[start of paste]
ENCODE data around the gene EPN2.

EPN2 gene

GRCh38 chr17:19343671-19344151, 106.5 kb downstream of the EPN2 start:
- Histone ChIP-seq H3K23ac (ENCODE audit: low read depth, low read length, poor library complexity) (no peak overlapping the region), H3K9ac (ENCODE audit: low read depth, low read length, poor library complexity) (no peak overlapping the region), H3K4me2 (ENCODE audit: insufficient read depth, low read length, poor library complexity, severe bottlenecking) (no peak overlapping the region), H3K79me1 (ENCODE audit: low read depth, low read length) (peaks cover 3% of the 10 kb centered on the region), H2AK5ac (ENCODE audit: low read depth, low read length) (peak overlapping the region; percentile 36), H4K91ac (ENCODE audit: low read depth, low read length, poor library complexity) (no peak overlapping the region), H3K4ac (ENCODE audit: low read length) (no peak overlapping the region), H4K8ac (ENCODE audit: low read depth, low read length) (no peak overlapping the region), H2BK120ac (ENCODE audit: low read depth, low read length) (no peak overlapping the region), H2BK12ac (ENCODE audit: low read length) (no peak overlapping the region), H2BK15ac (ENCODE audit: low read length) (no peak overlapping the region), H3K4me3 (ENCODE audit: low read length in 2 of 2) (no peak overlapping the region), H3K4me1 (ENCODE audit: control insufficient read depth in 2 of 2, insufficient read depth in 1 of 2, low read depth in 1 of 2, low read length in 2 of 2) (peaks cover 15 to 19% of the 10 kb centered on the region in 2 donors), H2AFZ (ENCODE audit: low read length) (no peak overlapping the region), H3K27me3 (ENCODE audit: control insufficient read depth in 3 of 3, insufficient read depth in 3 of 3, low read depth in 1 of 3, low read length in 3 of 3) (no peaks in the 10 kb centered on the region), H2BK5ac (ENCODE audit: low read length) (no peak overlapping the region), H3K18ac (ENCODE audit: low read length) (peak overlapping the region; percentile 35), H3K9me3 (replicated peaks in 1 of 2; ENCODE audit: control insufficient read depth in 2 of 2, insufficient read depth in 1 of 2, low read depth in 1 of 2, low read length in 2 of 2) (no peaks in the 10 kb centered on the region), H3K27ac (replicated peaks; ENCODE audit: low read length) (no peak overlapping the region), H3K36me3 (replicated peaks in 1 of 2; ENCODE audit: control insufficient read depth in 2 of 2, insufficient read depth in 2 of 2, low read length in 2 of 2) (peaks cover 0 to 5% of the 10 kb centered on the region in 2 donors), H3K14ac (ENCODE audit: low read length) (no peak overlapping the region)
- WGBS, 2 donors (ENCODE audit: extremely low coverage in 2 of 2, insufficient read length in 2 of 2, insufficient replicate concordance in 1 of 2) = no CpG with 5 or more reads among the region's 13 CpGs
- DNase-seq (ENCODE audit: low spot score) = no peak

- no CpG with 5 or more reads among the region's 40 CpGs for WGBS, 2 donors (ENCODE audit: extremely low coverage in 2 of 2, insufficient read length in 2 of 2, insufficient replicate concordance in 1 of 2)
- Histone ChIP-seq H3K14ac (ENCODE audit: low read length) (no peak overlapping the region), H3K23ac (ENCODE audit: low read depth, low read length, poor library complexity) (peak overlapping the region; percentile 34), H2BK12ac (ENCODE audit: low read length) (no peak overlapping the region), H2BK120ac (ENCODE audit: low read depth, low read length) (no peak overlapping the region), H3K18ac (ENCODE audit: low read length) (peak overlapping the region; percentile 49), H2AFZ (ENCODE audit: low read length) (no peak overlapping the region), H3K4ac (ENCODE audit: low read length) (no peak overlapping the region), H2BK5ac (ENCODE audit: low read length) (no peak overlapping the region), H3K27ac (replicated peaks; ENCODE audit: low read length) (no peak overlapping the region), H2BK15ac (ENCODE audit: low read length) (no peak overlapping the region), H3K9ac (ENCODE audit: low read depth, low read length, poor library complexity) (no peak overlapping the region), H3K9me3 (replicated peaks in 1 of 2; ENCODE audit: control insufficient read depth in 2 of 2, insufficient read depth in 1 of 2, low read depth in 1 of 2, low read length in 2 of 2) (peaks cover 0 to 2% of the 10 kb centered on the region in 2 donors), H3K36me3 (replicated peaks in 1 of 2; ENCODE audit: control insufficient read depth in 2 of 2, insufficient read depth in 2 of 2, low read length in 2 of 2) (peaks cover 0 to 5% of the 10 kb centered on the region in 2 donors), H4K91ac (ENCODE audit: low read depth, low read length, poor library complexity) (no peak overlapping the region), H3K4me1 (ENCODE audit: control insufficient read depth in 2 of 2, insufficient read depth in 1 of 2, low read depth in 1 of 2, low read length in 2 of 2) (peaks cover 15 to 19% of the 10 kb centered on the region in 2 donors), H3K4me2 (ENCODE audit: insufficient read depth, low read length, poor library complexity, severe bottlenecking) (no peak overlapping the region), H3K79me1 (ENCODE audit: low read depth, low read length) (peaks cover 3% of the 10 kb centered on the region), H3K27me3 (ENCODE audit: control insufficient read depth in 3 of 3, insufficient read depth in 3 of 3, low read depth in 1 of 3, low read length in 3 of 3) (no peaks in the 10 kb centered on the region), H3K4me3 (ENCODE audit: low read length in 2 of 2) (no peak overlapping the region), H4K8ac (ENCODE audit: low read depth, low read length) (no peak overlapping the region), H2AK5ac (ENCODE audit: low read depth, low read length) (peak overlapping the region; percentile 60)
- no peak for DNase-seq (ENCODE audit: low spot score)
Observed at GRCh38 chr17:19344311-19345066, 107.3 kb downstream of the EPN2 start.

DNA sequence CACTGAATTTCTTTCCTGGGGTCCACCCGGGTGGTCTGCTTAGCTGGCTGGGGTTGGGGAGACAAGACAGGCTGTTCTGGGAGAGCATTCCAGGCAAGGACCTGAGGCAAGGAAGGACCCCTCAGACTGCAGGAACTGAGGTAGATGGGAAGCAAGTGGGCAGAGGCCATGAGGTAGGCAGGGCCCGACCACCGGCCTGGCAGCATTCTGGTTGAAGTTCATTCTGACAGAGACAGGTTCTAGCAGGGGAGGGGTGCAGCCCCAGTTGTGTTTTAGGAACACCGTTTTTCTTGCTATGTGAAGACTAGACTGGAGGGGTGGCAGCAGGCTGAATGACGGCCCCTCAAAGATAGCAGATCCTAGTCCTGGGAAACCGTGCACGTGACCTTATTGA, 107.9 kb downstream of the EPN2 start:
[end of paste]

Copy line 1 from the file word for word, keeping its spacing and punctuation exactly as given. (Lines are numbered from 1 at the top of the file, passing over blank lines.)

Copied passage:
ENCODE data around the gene EPN2.